Dispersion, variability and scatter are synonyms for spread.
Intuitively, spread refers to how spread out the data elements are from one another. A dataset with high spread has its elements highly separated from one another, and a dataset with low spread has its elements close together.
Let's see a couple examples.
Example: Test scores for a reasonably challenging chemistry test
Students taking a chemistry test received the following scores (scale is 0-100):
83, 87, 61, 92, 38, 78, 73, 55, 98, 74, 86, 69, 40, 83
Since the scores are spread out over a fairly large part of the range of possible scores, we'd say that the scores have a reasonably high spread.
Note that judgments of "high" and "low" are subjective when we're talking about spread in an intuitive way. You might point out that there are no scores below 38 and so the spread could be even higher. That's true. But that's exactly why we want to be able to quantify the spread as we do in the following sections: we want to replace subjective judgments with objective measurements.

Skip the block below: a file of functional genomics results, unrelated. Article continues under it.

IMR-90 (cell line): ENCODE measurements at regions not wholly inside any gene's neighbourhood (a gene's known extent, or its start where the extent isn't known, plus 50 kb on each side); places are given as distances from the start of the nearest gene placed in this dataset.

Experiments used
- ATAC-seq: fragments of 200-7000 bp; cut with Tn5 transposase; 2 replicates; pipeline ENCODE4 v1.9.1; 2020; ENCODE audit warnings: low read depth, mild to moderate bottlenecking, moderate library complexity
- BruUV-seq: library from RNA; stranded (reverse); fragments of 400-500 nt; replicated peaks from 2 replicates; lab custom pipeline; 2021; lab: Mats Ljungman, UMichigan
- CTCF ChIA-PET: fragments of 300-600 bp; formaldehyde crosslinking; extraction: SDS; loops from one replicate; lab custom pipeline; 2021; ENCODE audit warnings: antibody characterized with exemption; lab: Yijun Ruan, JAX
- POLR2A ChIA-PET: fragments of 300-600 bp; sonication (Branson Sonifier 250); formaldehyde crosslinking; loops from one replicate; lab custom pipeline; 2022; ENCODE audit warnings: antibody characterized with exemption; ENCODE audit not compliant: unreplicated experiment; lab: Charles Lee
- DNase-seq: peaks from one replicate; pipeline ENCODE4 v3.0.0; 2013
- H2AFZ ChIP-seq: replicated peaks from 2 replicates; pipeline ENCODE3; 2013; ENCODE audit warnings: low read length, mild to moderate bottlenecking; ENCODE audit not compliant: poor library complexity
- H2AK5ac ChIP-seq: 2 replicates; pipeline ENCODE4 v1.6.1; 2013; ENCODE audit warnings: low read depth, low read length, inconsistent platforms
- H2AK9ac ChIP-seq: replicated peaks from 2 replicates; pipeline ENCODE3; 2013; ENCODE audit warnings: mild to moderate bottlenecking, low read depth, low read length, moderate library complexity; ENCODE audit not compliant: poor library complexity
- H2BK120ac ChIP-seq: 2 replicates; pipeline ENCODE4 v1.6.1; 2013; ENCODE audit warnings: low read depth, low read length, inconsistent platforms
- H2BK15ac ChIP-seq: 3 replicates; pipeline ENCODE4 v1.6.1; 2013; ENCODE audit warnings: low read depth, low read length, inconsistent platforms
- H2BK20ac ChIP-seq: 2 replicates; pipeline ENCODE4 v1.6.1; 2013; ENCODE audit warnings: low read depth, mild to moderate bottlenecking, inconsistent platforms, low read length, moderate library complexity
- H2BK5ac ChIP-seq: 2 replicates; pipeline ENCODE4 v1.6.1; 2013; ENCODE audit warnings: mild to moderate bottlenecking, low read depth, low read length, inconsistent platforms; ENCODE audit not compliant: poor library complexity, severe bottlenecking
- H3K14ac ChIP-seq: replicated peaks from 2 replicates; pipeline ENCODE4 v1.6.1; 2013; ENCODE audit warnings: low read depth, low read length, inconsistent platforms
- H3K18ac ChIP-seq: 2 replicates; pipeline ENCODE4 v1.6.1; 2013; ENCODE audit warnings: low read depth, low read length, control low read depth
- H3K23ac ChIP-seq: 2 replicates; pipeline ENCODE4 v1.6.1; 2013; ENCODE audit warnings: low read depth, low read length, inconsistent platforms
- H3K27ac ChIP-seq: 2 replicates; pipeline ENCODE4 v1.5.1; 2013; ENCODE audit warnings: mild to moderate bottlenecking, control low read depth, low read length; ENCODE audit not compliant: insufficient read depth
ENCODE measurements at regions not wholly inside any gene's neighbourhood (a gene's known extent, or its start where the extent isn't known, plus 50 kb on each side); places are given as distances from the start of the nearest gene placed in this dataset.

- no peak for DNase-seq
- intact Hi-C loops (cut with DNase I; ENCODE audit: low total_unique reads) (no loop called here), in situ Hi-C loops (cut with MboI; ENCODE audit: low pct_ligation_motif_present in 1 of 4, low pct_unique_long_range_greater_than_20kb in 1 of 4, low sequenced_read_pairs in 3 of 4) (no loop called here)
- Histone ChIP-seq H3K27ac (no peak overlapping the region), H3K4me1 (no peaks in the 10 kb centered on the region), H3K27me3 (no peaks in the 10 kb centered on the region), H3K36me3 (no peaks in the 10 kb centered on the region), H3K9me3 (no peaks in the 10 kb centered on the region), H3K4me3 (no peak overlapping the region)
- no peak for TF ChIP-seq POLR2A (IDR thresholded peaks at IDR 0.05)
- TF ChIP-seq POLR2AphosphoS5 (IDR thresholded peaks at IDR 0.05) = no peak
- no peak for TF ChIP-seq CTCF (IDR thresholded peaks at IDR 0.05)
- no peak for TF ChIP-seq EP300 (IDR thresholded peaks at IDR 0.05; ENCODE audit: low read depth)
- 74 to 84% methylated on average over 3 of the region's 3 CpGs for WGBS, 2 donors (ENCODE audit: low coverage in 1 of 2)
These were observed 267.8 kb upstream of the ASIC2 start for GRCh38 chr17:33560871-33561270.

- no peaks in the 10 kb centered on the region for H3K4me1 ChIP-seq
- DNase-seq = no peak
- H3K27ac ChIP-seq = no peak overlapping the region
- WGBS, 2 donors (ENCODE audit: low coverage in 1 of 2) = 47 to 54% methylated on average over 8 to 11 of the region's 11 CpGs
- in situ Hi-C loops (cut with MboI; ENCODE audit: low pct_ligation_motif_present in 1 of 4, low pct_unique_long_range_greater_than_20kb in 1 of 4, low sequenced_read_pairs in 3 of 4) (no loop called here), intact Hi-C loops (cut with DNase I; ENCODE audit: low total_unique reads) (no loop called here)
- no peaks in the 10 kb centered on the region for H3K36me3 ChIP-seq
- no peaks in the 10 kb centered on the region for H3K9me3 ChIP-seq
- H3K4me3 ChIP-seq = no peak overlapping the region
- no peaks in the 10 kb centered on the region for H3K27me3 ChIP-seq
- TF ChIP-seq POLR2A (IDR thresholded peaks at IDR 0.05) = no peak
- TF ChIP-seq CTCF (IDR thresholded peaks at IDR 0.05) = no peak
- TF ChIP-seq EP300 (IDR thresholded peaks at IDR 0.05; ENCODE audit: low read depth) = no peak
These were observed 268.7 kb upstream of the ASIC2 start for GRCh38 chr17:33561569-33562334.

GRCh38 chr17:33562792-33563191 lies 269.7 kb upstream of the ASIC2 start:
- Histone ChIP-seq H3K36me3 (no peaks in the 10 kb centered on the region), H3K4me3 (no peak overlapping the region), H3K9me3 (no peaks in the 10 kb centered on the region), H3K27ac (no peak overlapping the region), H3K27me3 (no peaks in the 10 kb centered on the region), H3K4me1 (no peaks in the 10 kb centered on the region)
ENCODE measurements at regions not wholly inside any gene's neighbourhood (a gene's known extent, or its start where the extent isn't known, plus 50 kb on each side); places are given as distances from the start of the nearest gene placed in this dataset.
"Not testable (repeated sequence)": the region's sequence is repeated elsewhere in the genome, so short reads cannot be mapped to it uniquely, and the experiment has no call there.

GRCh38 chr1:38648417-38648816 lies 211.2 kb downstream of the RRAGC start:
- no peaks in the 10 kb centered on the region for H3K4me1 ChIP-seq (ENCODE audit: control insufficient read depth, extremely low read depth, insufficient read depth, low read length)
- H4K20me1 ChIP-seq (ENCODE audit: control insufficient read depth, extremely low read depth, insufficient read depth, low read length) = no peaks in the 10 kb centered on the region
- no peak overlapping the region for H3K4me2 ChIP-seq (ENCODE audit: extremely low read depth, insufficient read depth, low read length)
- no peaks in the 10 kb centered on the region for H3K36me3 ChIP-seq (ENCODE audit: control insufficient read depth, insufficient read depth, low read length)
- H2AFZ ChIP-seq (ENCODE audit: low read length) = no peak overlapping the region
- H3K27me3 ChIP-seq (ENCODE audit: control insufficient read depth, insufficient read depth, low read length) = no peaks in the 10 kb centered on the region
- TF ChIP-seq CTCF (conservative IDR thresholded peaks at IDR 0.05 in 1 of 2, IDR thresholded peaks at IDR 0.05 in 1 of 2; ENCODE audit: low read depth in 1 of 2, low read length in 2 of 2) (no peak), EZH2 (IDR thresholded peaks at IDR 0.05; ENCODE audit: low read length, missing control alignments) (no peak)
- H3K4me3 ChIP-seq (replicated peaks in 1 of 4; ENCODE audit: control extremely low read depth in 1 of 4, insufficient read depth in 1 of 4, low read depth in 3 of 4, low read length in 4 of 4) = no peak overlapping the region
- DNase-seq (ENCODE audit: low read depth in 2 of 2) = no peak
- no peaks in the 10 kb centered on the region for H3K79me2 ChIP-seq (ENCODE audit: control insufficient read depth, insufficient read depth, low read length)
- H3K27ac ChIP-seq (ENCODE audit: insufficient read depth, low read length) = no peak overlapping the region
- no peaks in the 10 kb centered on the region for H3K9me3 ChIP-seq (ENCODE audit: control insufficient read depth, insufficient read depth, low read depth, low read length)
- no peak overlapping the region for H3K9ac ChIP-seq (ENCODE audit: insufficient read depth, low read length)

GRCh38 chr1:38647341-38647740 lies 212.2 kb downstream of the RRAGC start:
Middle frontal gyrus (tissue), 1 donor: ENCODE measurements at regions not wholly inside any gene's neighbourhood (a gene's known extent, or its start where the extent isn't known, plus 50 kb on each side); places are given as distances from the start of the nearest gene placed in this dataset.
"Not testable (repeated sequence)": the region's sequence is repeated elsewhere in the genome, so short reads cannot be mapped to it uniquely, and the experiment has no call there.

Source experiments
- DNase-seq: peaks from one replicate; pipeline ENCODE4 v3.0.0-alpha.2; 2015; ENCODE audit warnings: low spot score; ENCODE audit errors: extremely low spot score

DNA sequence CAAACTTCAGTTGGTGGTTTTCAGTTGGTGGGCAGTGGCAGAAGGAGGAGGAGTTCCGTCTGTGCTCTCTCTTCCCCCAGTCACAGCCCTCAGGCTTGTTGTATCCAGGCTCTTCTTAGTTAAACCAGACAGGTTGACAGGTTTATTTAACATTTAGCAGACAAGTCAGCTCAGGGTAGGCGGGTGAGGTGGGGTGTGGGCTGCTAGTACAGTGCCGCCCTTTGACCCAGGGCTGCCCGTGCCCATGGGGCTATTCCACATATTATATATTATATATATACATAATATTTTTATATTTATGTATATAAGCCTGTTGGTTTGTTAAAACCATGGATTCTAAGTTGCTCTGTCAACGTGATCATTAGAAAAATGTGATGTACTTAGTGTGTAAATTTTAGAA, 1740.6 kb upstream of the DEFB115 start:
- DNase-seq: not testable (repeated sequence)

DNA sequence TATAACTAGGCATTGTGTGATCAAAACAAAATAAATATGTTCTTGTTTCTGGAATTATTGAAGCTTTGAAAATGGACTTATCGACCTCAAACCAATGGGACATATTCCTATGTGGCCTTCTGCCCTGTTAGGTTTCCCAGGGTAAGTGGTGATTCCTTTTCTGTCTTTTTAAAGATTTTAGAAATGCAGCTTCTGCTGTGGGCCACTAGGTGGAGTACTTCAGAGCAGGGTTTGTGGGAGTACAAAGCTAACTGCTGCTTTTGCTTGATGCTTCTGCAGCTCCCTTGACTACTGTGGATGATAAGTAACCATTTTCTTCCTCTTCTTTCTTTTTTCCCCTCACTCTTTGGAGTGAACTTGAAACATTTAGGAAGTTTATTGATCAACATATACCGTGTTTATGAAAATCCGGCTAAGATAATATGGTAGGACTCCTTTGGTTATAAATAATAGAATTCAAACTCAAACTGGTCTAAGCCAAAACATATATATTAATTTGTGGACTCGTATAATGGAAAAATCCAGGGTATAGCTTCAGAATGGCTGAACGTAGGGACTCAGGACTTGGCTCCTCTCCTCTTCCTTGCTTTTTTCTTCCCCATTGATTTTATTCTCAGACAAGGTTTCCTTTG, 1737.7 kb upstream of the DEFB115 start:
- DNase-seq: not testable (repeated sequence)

Example: Test scores for an easy math test
Students taking an easy math test received the following scores (scale is 0-100):
100, 100, 93, 92, 95, 98, 100, 100, 100, 95, 94, 88, 92
Here the spread is low, as everybody received a score in the narrow range 88-100. After the test the student who received an 88 admitted that she didn't know there was a test, and didn't study for it at all.
As with central tendency, there are multiple ways to measure spread, each with its own characteristics. We'll look at several approaches in the following sections.
Exercise 1. At target practice, a skilled archer shoots ten arrows with the following result. How would you describe the spread?
Exercise 2. A beginning archer shoots ten arrows with the following result. How would you describe the spread?
Exercise 3. An archer shoots ten arrows with the following result. How would you describe the spread?